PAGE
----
There are some great resources out there for mic comparisons, such as this one. The other advice I would offer is to give yourself a crash course in post-production – for compression, equalisation and to remove mistakes and odd noises. There is a ton of great info on the web, such as articles like this …and video tutorials like this. ACX also has some very useful tips.
Oh cripes, two names that sound the same!
This really caused a hiccup, and made me rather unpopular with Sandy. Listening to her chapters, I discovered I had a Gene (the main hypnotist character) and a neighbour Jean. On the page, they are perfectly distinct, but in the ears… they sound the same. This gave Sandy some extra rerecording and messed up our schedule.
I talked in my previous post about the pronunciation guide. When you write this, check you don’t have two names that a listener might get confused!
Ooh, knotty word
Less of a problem, and certainly more amusing, was a word that didn’t translate well to a US accent. There’s a line where Gene, the hypnotist, is described as wearing a ‘knotty’ jumper. In Sandy’s voice it came out as ‘naughty’. I imagine comics letterers have the same problem with ‘flick’.
This might not have mattered, except that the knotty jumper occurs again in tense scenes that would be rendered farcical if the listener thought a character was wearing a ‘naughty’ jumper. We decided to stay the right side of serious and replace it with a less troublesome ‘rough-knit’…
In the meantime, do you have any questions or tips on working with audio? Do you listen to audiobooks? What do you like or not like about them? Share in the comments!
Stop press! Once your audiobook is finished, you’ll need to market it. Joanna Penn has some great tips in this post.
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Have you ever filled in one of those questionnaires that’s supposed to tell you what your ideal job is? Whenever I did, I usually found them desperately disappointing – but then they probably weren’t meant to send people to precarious, impractical occupations like writing. Except that one day, I filled one in that did. And it did it with one excellently judged question: ‘do you value the strange’?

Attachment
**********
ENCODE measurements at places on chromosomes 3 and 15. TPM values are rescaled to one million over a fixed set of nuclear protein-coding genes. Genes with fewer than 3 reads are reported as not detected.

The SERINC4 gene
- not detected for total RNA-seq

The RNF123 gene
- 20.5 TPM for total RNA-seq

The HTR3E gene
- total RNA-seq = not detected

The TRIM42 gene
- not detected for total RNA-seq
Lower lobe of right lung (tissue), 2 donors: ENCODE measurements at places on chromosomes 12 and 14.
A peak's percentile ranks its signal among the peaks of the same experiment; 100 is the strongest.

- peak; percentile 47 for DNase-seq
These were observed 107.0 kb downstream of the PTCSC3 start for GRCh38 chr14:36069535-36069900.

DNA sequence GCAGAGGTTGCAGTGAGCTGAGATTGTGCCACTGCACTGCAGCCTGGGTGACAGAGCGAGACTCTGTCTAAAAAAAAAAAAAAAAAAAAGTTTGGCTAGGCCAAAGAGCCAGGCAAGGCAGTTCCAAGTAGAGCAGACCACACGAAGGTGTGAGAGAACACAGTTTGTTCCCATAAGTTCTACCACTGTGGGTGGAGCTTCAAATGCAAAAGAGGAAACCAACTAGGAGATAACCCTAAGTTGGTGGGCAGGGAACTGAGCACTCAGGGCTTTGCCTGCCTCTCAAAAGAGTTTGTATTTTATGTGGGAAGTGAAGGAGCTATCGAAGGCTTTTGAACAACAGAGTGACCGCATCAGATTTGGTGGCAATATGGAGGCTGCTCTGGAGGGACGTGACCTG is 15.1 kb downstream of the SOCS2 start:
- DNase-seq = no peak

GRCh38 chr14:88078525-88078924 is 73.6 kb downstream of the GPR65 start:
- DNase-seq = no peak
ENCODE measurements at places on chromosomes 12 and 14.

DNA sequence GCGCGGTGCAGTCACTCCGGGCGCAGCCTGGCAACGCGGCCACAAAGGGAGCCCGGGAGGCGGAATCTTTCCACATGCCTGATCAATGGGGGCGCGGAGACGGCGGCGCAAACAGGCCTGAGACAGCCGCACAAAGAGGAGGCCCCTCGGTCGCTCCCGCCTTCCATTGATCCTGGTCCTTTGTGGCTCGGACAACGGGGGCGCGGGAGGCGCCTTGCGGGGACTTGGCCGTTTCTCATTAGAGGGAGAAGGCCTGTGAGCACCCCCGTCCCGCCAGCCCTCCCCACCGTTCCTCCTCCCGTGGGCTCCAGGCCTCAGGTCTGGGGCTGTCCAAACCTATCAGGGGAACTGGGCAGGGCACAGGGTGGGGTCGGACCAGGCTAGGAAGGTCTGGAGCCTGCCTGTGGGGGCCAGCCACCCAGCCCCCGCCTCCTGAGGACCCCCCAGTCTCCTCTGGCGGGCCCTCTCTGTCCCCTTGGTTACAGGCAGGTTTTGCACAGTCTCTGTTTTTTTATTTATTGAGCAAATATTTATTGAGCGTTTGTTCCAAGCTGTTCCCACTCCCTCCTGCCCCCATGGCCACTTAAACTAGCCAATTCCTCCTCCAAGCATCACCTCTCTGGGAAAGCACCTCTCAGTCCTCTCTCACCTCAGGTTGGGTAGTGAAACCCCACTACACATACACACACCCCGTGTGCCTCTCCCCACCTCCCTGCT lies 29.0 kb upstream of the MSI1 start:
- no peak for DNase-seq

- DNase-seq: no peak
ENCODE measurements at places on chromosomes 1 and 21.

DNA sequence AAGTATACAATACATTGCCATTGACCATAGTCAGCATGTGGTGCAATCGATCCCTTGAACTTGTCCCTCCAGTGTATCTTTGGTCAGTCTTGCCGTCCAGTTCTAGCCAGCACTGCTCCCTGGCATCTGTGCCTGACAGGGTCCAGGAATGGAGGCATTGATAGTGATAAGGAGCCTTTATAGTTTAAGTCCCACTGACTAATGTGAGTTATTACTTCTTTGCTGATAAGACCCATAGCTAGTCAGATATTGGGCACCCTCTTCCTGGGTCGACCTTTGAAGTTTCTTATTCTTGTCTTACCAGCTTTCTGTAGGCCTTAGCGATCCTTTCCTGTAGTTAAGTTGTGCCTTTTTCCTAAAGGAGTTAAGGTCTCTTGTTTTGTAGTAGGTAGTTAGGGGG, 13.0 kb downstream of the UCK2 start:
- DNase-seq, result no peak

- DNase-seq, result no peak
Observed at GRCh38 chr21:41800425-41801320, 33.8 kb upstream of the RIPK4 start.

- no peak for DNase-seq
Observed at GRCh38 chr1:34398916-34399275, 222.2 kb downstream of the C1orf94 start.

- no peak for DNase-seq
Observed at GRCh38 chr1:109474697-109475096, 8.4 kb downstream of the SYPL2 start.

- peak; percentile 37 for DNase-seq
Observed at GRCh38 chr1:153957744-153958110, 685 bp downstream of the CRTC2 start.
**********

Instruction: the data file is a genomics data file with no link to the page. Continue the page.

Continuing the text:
Not only did this prove there is only one job I’m really fit for, it also summed up what drives me to write.
Today I’ve been invited to Writer.ly, who asked me to describe how I develop my novel ideas. Expect a lot of head-scratching, thinking, running, shopping – and writing of notes that no one will ever see but me. Come on over… and tell me if you also value the strange …
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Do you want to release your title as an audiobook? If you live in the US, you can go through ACX, the DIY arm of Audible, but ACX wasn’t open to UK authors – until now. For the past month, I’ve had both my novels in production as a test pilot, and now I can tell you what I’ve learned so far about offering a title, choosing a narrator and working with them.
Good question. ACX is a network where narrators and producers can meet authors who want their work released as audiobooks. Once you’ve hooked up, you can then use the site as an interface to create the book, keep track of contracts and monitor sales. In short, it’s genius.
You know how tedious it is every time you set up an identity on a new site? All that form-filling and profile-making? ACX requires minimal faff. Once you tell them who you are and what book you’d like to offer, it pulls the detail off Amazon.
- opt to narrate and produce the audiobook yourself, but to do this you must have professional-quality equipment and experience of sound editing, or the book won’t pass the quality check.
- pluck a willing narrator/producer out of the ether – this is what I did.
Pitching your book
Next to your book info, you can add notes to make your book more attractive to collaborators – your platform, sales figures and anything else that will convince them you’re worth working with. Which brings me to…
Making an audiobook isn’t cheap. An average novel is about 10 hours of narration (roughly 90,000 words) and is likely to cost $200 or more per finished hour.
You have several options if you’re seeking a narrator/producer on ACX
- pay up front
- pay a royalty share (which I did)
All the ins and outs of this are much better explained on the ACX site, so check them out there.
Choose an audition passage
When I talked to the ACX crew, they told me many writers put up the first few pages as the audition piece. This can be a mistake, because the beginning may not be typical of the book’s action. I looked for a challenging scene with dramatic dialogue as well as the narrator’s internal thoughts, which I felt would test the reader’s approach more usefully.
I added notes about the context of the scene and the style of the book – and waited for auditions.
And lo, they rolled in. (This was in itself a wonderful surprise.) Once I got over the novelty, I realised I needed to tweak my presentation.